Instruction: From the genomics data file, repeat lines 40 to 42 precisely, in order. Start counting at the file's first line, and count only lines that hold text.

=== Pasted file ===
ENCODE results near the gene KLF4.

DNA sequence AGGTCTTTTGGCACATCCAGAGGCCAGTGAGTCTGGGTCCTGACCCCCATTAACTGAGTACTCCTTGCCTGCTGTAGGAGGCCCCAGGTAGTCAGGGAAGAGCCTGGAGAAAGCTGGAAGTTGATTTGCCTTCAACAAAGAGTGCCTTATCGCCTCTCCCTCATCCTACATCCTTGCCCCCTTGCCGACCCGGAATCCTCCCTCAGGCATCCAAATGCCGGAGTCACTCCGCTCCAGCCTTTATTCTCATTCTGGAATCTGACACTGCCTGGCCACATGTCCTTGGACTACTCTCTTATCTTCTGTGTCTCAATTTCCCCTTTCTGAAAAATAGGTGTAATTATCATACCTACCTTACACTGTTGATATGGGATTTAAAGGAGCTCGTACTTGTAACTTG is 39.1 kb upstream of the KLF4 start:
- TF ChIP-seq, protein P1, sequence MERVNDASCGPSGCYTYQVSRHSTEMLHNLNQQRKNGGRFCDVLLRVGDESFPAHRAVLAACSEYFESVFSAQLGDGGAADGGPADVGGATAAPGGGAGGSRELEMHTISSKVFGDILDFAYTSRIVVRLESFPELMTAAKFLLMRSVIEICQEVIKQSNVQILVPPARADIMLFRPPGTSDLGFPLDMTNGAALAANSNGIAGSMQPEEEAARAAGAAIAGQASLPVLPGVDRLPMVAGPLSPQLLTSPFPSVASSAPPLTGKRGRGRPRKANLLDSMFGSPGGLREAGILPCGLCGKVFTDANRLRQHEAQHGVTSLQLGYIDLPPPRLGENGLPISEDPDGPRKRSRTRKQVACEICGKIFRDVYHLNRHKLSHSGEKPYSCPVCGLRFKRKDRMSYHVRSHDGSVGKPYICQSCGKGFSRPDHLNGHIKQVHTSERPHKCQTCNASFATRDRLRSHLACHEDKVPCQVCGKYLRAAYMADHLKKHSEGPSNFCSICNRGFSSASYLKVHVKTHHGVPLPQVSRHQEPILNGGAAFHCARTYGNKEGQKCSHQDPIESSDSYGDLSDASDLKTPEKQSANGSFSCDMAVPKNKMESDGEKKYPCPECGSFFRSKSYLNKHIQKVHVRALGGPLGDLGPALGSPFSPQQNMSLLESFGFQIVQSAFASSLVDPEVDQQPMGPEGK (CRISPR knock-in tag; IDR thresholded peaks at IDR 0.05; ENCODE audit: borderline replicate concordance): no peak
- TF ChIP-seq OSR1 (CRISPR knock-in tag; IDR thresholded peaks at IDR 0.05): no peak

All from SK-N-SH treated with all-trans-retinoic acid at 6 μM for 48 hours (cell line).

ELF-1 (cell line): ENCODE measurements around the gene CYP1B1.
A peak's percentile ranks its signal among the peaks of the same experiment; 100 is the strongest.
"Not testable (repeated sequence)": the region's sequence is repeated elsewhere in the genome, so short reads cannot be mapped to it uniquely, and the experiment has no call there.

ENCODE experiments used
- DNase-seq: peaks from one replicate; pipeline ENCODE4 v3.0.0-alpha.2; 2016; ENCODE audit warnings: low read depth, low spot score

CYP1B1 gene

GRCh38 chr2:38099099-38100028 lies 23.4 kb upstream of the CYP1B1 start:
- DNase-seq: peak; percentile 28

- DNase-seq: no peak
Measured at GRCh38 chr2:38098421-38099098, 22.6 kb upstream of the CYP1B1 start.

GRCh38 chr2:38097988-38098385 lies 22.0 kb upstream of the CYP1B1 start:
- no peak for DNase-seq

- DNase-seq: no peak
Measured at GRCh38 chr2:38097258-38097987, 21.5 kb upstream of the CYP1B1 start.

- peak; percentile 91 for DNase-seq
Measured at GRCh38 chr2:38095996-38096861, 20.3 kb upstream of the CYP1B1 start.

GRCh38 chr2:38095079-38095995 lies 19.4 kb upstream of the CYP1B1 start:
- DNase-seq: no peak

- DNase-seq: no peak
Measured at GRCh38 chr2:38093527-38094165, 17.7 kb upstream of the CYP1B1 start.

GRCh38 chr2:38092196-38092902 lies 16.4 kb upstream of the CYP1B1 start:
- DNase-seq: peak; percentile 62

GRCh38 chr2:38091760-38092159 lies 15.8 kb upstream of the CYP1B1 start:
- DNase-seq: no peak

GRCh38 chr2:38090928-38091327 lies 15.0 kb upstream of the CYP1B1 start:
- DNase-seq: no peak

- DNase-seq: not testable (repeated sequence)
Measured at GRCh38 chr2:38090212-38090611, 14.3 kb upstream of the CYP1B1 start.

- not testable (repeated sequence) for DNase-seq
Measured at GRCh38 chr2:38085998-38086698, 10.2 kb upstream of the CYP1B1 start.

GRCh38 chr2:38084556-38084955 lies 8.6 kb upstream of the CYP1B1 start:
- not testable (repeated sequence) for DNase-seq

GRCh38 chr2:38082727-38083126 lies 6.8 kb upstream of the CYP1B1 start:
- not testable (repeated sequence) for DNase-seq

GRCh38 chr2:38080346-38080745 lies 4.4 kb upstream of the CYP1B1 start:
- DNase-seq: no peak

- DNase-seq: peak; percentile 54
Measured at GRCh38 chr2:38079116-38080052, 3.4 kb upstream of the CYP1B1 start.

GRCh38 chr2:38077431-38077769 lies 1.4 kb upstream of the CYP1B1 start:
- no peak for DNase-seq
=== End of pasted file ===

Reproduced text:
GRCh38 chr2:38080346-38080745 lies 4.4 kb upstream of the CYP1B1 start:
- DNase-seq: no peak

- DNase-seq: peak; percentile 54